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Living Well with a Chronic Health Condition, and The Importance of Setting Goals.

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Volume 16, Issue 2

Living Well with a Chronic Condition

Chronic health conditions with symptoms ranging from severe  to mildly  annoying, are quite  common. Some chronic  conditions,  just to name  a  few,  are diabetes,  cancer,   irritable  bowel  syndrome, chronic pain,  carpal tunnel   syndrome,   fibromyalgia,  arthritis, and chronic migraines. You may have a family member diagnosed with such a condition, or   you yourself may be dealing daily with its challenges. The good news is that not only can you learn to manage a chronic condition, but actually thrive in spite of it! Living well with a chronic condition means developing strategies that help you build a framework you can rely on when things get difficult, and to celebrate  when you  have successfully  integrated  those strategies into your  life.  Living well with ongoing illness or disease means YOU are in control of the illness to the greatest extent possible.

Strategies for managing a chronic condition

Get Educated:   Knowing    the    specifics    about your condition, treatment    plan and medications  puts  you  in  the  driver’s  seat.  The more you know, the better you can work with   your healthcare  providers  toward  the  best  treatment plan and best outcome. You are the most important person on your health care team.

Identify your Cheerleaders: Knowing  who is in  your  circle  of  support  makes  all  the  difference.  Identify  those  that  support  you  not  only emotionally,  but  those  that  can  support  you physically and socially. Even if you have a “mild version”  of  a  condition,  don’t  assume  others who  are  worse  off  may  not  want  to  hear  your story. They  know  what  you are  facing  and  can offer  support  and  ideas  to  manage  the  challenges!

Abandon Guilt: Protect your health and learn to say “no” without  guilt.  Only  you  know  your limits.  Overdoing  it  can  make  you  feel  unwell and  worsen your  condition –  you  may  pay  for  it  he  following  day.  Saying “no”  and  setting  limits takes  courage  but  being  dishonest  about  what you can or cannot  do  does  your  co-workers, family, and friends no favors.

Create      a      New      Lifestyle      Measurement Gauge: This is  your  life.    Learn to  measure it    in    different    ways    and      create      modified or    new    goals.    Change  saying,   “I  cannot do that  anymore, ”to  saying, “This  is  what  I  can do  now”.   One way of  embracing   your  new yardstick  is  the  use  of  technology.  For instance, those    suffering from  chronic  pain    can  use    an app  like  the  free WebMD Pain  Coach.  It lets you track  pain  patterns  and  triggers  and  is  helpful for reporting history when going to the doctor.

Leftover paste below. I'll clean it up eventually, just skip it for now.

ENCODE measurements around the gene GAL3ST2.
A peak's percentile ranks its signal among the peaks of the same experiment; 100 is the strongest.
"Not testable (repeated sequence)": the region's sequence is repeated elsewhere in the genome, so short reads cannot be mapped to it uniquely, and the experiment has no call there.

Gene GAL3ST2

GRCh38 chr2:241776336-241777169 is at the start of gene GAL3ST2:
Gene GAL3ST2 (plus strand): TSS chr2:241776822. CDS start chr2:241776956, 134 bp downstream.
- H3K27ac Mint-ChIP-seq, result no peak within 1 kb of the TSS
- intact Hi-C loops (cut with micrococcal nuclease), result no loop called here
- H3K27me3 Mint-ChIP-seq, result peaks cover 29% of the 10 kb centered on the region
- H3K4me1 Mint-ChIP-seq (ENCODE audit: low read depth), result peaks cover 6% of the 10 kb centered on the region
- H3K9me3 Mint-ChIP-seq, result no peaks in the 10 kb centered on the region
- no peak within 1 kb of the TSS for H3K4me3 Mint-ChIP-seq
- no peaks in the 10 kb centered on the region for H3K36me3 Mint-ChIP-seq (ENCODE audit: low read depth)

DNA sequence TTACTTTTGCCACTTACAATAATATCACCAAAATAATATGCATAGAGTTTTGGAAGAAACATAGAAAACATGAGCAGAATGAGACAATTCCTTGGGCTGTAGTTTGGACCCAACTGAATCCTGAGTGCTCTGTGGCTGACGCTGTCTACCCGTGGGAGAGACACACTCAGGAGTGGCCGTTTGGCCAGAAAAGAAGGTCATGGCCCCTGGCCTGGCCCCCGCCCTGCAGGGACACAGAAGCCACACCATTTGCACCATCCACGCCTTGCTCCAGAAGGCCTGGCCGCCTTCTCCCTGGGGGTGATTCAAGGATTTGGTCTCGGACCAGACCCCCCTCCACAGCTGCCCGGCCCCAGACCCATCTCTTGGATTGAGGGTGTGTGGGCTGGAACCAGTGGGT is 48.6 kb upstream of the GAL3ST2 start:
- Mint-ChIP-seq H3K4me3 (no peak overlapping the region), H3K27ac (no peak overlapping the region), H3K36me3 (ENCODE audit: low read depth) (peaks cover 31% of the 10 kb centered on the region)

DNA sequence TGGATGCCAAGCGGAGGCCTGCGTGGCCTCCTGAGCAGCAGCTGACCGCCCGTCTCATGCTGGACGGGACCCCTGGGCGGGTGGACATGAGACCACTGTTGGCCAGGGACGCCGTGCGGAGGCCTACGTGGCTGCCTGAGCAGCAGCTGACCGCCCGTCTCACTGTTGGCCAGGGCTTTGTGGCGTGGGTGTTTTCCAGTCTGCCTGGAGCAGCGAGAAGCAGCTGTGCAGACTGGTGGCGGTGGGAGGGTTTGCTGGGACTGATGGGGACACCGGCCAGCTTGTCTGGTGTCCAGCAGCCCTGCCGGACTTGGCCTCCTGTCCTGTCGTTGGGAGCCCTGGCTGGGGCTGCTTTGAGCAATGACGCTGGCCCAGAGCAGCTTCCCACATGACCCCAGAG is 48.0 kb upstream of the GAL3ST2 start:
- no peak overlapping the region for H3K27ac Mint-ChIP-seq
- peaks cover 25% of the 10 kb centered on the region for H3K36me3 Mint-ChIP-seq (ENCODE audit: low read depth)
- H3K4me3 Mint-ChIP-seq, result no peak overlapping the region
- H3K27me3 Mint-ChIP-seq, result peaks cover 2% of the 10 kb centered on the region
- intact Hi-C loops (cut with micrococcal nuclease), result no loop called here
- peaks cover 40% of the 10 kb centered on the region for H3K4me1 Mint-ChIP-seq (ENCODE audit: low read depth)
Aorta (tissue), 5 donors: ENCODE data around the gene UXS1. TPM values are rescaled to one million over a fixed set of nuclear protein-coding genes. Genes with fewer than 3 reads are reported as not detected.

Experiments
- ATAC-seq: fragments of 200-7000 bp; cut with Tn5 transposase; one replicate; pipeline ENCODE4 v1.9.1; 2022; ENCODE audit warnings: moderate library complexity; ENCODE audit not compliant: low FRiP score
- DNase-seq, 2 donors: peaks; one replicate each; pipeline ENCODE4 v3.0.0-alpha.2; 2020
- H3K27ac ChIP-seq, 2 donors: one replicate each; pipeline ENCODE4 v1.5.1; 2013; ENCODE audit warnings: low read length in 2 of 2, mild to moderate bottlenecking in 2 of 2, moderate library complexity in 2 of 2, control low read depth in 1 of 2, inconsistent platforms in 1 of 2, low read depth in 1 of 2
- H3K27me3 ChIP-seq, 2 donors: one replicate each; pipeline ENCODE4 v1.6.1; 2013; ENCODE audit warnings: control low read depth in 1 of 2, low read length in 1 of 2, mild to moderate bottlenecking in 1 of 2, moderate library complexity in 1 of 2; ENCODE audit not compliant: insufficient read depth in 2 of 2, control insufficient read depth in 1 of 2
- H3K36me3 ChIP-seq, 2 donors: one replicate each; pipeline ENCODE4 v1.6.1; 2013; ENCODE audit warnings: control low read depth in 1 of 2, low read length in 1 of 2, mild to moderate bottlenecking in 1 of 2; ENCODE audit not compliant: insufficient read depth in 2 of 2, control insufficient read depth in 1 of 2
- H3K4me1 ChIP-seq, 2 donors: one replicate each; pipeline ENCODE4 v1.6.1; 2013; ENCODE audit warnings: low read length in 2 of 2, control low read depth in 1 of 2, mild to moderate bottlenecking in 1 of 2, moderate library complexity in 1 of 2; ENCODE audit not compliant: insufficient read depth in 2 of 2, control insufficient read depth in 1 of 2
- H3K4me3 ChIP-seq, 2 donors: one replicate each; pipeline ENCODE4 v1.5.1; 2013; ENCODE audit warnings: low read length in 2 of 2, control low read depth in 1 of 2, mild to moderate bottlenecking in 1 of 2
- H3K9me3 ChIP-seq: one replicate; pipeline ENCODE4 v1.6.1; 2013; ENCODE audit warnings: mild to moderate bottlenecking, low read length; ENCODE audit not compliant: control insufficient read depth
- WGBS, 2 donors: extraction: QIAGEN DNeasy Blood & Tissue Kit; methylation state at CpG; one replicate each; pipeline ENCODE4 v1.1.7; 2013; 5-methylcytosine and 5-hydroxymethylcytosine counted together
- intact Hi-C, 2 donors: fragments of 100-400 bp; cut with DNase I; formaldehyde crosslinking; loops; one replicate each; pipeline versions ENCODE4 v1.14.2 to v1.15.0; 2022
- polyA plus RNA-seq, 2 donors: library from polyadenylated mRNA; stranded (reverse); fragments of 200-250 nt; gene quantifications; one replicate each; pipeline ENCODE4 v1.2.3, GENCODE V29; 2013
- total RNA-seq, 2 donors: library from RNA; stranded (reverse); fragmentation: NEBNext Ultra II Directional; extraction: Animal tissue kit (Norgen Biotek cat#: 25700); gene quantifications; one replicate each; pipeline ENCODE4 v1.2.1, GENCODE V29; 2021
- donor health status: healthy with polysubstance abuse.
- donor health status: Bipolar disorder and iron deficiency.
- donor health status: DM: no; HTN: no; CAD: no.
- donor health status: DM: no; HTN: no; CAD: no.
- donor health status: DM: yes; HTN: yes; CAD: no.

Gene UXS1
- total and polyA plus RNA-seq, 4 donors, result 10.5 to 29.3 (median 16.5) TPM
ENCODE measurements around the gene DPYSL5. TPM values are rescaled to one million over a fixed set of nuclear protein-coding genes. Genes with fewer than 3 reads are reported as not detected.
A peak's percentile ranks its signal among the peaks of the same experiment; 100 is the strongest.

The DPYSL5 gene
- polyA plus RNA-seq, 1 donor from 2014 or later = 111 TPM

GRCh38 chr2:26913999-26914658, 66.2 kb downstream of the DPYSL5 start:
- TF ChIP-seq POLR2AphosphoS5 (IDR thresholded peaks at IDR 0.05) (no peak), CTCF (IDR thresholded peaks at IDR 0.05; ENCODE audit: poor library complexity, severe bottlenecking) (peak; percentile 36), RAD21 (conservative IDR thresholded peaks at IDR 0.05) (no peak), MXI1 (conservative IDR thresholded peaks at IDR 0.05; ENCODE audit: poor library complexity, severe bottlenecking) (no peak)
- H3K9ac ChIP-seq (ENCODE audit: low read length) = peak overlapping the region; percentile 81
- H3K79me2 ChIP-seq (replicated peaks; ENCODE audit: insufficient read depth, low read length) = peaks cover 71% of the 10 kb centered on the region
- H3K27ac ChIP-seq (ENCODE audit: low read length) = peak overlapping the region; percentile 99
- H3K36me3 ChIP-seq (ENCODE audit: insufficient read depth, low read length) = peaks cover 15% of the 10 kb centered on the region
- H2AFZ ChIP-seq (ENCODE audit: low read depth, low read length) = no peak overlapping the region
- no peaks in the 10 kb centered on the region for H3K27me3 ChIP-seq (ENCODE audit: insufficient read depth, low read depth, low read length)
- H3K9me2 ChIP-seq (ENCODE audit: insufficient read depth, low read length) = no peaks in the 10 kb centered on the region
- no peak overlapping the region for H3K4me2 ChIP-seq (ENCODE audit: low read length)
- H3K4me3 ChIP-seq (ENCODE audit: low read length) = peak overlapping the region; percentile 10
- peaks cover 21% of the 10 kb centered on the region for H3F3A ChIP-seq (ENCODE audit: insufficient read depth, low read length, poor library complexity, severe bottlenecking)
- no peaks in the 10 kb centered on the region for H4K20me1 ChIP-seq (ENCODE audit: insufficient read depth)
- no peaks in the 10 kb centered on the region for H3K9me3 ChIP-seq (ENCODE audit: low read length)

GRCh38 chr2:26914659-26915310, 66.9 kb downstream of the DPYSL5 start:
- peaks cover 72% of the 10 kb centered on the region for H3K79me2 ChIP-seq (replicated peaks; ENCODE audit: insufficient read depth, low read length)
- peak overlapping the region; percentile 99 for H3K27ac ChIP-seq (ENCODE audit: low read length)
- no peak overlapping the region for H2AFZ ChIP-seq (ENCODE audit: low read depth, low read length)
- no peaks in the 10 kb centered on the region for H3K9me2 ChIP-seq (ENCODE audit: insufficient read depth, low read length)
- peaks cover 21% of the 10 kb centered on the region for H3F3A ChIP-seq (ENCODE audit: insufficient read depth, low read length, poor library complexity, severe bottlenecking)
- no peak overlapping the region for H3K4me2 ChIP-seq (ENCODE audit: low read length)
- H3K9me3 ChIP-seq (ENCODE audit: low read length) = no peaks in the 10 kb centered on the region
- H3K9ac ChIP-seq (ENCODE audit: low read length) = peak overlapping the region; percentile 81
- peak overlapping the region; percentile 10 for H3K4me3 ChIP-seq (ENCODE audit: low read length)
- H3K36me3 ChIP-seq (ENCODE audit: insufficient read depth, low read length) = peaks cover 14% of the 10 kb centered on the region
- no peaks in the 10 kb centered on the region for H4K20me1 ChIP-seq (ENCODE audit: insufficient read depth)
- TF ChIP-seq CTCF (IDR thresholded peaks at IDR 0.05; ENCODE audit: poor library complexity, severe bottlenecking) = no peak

Dream, Set Goals and Nurture Passion: You don’t have to give upon all of your dreams and goals. Just figure out a different way to  accomplish  them—it  may  require  some  help    from others  and  creative  thought.  For  instance, if you have a goal at work, it may  entail sharing your condition with your supervisor. Enlisting others can put them on your team to  devise ways  to reach your goals with    needed  modifications. Remember the old saying:  “There is more than one way to skin a   cat”? Remember that in living with a chronic condition, there is more than one way to accomplish your dreams and goals—it just may take some help from others. And, when you truly cannot do  something anymore that you once loved, then   new dreams  and  passions  can  replace   old  ones.

This is also a natural progression of moving through life adjusting to the challenges you encounter and  making  lifestyle  changes  along  the way.  Regardless of your goals, passion will get you there faster and make it fun!

Living well with a chronic condition is all about overcoming obstacles and  accepting  who  you are  right  here  and  now.    You   can only do  this  with  a  plan  to  manage  your  condition  rather than  letting  it  manage  you.  Then, despite  having  a  chronic    condition,    you    can    grow    and change  in  positive  ways    and  live    a  balanced, meaningful and passionate life.

The Importance of Setting Goals

Imagine embarking on a spring break trip to Florida without planning ahead.  The end result  will  most likely  be  a  frustrating,  if  not  disappointing,  experience. Planning and goal setting are essential to successful outcomes, not just for big ticket events, but in daily and weekly tasks  we  need  to  accomplish  to  keep moving  forward.  Without goals,  we  lack  intention, focus and direction.

Goals tell you:

  • where you are wrong
  • how you are going to get there
  • how you will know when you’ve arrived